Badass JavaScript

A showcase of awesome JavaScript that pushes the boundaries of what's possible on the web, by @devongovett.

FLAC.js, Aurora, and the Future of Web Audio

June 15th 2012

I don’t often toot my own horn on this blog, but I thought this was worth a mention.  Over at Official.fm Labs, we just released FLAC.js our JavaScript FLAC audio decoder, and Aurora.js, our framework to make building JS audio decoders easier.  Check out our blog post over there for more detailed info and the demo here, but the quick story is that we think the Web Audio API is a really important addition to web browsers because it allows us to build some never before possible applications in the browser.

While the HTML5 Audio tag is nice, the truth is that browsers support widely different codecs, and encoding multiple versions of some audio you want to embed is really unacceptable.  We want to make this better, so we’ve been writing audio codecs in JavaScript (including JSMad, ALAC.js, and now FLAC.js) using the low-level Web Audio API to get audio data to the hardware.  Until recently, there were multiple audio APIs in browsers, but a few weeks ago, the Web Audio API was chosen for the standardization path in the W3C.  This is good news, because it means that we have a single API that all browsers can support, and it is even already in iOS 6 (albeit broken in the first beta)!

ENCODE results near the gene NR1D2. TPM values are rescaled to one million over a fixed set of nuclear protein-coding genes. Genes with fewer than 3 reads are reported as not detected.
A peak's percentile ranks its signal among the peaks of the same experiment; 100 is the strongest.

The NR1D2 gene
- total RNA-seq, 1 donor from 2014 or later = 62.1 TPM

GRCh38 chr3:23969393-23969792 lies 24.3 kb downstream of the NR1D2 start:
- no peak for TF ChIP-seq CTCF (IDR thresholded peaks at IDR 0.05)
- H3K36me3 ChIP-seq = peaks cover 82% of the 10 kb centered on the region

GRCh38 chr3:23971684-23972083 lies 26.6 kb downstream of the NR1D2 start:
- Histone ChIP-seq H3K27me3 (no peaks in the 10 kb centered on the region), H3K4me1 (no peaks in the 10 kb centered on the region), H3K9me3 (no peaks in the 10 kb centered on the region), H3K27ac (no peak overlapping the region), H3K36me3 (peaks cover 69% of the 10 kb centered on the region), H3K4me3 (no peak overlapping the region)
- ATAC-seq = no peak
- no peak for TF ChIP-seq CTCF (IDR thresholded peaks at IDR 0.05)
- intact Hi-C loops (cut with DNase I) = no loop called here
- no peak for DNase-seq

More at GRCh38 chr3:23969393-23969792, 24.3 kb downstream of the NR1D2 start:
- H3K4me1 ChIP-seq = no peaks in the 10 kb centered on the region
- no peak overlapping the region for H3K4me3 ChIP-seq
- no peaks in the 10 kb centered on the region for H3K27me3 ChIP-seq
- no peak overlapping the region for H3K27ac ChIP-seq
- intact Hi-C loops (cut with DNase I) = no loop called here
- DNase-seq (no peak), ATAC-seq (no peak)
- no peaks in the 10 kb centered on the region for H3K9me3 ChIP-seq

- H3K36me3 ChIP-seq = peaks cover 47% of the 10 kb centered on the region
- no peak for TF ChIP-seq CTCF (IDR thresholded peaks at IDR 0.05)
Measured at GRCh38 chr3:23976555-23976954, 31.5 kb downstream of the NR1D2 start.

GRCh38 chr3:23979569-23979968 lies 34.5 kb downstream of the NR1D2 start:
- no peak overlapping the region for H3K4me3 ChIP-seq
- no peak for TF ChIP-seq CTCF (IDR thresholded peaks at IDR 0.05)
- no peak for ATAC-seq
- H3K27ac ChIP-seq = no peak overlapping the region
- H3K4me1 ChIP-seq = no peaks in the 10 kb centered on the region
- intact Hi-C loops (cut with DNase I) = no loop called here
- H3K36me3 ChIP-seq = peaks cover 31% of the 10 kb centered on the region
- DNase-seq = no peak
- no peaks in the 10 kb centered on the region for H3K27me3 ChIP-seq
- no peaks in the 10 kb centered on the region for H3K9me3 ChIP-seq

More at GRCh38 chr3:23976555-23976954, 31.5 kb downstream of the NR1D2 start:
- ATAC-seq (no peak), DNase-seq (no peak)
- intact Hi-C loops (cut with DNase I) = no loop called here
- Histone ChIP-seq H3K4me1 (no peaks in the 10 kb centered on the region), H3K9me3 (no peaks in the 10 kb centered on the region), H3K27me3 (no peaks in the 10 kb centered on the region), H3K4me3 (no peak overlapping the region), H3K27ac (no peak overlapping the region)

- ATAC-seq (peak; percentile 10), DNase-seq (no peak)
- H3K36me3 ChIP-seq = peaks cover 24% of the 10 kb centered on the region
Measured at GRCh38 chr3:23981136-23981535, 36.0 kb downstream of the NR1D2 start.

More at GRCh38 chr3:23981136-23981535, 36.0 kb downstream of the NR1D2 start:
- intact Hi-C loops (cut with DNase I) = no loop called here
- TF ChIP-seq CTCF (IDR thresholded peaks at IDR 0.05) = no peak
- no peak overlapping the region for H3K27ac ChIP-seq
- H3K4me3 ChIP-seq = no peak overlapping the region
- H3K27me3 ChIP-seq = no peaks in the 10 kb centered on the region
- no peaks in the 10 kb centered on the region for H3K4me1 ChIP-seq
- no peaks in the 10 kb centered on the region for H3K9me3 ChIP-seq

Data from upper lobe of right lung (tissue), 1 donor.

Because we think this is important, not just for audio playback, but for a whole new breed of audio applications in the browser such as Garageband-esque apps, DJ apps, and audio editors, we have been working on a nice little framework called Aurora.js to help make building audio decoders and applications in the browser a little less daunting.  Aurora handles common tasks for you such as dealing with binary data, and the decoding pipeline from source to demuxer to decoder, and finally to the audio hardware itself by abstracting browser audio APIs.

If you’re interested in extending Aurora with your own demuxers and decoders (and we would love if you did), we’ve been working on documentation for the framework.  We’re already working on an AAC decoder, and would love to see an Ogg Vorbis decoder and anything else the community comes up with.

JavaScript has become super powerful, and just the fact that we can decode audio in the browser at less than 5% CPU is incredible.  I can’t wait to see the amazing audio apps that come out of this!